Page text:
“Motherhood has the greatest potential influence in human life.”-Unknown
I used to be trapped in a people-pleasers nightmare. I was surrounded by people who were never satisfied and always found something wrong with every situation. I saw the people around me screaming whenever they didn’t feel gratified or didn’t get their way.
They were always looking for me to satisfy their discomfort and blaming me for their misfortunes. This week I came to the startling realization that no matter how much I’ve evolved, deep in my heart, I still want to see other people happy. Part of me still feels somewhat responsible for that; I’m uncomfortable with the thought of people being upset with me. But I’ve had ample opportunity to change that about myself, especially since I have a mother who gets upset about mostly everything. “You didn’t say hi the right way.” “You passed the salt to your aunt before you passed it to me.” “Why weren’t you the first to call me on my birthday?” “It’s your fault I’m angry.”
I grew up with a guilt that consumed my soul, and I spent my life seeking ways to prove that I was a good person, a good daughter. My driving hope was that one day, my mother would look at me with love, and I would simply be enough.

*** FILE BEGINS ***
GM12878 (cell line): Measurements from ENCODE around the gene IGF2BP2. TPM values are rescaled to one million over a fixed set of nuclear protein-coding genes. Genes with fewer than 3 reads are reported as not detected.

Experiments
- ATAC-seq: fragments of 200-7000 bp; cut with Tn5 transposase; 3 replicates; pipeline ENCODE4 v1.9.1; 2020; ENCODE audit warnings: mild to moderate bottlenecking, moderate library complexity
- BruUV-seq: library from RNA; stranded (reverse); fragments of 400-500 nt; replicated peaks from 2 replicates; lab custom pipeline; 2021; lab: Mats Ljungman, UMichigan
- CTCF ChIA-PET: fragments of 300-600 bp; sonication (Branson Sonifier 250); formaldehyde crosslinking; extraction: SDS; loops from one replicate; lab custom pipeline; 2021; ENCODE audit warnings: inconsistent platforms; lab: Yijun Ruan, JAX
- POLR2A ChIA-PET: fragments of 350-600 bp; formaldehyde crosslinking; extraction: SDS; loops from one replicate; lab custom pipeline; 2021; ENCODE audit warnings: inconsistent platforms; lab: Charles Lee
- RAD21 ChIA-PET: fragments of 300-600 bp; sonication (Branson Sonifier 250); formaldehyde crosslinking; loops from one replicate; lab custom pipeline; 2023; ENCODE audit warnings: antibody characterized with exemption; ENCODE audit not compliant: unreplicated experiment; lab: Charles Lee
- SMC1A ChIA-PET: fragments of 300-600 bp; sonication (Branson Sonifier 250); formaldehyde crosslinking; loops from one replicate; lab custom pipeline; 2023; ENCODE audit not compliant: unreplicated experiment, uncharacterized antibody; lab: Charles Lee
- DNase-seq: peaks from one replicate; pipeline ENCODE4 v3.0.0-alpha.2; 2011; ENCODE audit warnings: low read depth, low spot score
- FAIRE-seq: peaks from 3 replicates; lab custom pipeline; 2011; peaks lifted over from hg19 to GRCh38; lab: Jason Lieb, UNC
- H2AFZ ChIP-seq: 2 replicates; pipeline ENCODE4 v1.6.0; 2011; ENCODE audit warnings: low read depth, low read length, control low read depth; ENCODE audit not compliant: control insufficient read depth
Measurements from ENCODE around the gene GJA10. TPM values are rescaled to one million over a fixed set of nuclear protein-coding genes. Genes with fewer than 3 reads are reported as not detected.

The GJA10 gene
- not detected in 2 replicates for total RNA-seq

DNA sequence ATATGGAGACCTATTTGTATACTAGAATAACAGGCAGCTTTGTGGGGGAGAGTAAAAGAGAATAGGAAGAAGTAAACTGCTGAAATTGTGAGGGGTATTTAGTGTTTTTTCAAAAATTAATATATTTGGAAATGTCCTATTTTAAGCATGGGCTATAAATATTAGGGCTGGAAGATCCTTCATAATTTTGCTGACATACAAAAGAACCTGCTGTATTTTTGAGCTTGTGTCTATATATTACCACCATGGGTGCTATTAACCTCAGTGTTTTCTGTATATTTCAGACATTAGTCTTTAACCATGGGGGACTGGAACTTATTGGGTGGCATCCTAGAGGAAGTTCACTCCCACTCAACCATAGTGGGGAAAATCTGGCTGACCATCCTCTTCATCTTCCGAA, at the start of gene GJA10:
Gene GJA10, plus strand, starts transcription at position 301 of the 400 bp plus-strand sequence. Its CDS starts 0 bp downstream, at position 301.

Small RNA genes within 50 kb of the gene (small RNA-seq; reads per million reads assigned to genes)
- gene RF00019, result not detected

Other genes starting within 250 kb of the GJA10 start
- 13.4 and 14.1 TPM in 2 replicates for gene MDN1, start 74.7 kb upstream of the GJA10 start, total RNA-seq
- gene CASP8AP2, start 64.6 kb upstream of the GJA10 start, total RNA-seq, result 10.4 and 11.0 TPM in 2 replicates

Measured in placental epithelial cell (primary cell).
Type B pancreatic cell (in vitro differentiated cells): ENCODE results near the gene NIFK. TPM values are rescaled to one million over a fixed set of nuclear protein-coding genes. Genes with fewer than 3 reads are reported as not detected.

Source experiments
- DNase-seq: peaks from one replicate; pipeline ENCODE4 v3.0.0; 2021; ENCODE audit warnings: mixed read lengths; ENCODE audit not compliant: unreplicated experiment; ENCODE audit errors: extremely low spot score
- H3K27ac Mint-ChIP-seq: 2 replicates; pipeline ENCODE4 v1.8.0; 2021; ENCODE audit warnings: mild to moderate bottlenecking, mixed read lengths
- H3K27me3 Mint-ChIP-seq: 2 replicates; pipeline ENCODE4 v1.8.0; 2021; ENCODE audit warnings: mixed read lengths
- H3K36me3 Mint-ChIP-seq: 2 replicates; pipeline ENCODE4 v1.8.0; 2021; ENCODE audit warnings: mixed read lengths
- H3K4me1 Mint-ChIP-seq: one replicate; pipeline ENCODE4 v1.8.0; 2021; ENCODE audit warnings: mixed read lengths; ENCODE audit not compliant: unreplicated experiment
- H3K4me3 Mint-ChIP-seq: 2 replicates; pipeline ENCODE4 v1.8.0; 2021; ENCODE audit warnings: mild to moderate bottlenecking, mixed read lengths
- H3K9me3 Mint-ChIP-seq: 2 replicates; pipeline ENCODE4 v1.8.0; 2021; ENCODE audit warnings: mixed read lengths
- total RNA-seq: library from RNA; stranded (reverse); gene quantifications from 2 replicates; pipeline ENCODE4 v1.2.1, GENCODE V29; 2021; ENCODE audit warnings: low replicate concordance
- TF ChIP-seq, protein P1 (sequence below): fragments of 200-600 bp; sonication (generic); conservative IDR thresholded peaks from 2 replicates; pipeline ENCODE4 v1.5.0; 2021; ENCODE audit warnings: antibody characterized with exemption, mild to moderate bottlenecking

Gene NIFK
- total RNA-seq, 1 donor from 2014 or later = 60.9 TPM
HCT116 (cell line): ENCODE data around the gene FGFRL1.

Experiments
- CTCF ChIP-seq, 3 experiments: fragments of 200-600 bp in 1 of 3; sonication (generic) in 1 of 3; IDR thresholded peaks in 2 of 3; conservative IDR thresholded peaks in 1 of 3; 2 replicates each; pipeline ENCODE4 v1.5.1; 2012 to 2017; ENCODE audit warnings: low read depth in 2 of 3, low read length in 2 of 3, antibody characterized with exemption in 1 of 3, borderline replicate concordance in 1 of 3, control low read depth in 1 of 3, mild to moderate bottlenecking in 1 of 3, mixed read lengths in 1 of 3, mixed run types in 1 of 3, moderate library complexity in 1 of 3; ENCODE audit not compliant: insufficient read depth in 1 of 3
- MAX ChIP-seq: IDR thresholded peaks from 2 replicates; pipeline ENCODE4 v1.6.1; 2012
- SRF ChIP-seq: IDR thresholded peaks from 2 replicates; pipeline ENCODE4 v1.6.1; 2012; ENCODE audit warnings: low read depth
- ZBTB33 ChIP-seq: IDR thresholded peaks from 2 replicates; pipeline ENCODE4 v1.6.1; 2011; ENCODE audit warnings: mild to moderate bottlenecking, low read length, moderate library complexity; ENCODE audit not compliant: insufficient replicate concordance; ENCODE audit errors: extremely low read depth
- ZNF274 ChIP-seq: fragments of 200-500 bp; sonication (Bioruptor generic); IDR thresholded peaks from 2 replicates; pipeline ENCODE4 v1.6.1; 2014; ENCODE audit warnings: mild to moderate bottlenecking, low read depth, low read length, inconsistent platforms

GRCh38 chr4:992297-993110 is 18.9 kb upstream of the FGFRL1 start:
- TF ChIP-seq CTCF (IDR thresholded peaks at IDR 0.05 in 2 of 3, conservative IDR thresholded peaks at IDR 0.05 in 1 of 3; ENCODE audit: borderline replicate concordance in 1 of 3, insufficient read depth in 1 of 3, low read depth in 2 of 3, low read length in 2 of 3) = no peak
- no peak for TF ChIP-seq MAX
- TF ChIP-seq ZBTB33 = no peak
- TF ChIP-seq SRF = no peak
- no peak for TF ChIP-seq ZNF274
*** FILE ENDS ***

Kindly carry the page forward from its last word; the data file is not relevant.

I used to think, “Maybe this time we’ll go to lunch, and I won’t do something to upset her.” But it never worked; I always did something. It still hurts not to be fully excepted by my own mother, but as I’ve gotten older, I’ve decided to make peace with those feelings. I’ve come to realize that my mother’s dissatisfaction with me isn’t my fault, and if someone is on a mission to be disappointed, they will be—no matter what I do. I had to decide to know myself and claim my worth and value apart from what my mother—or anyone else, for that matter—has to say.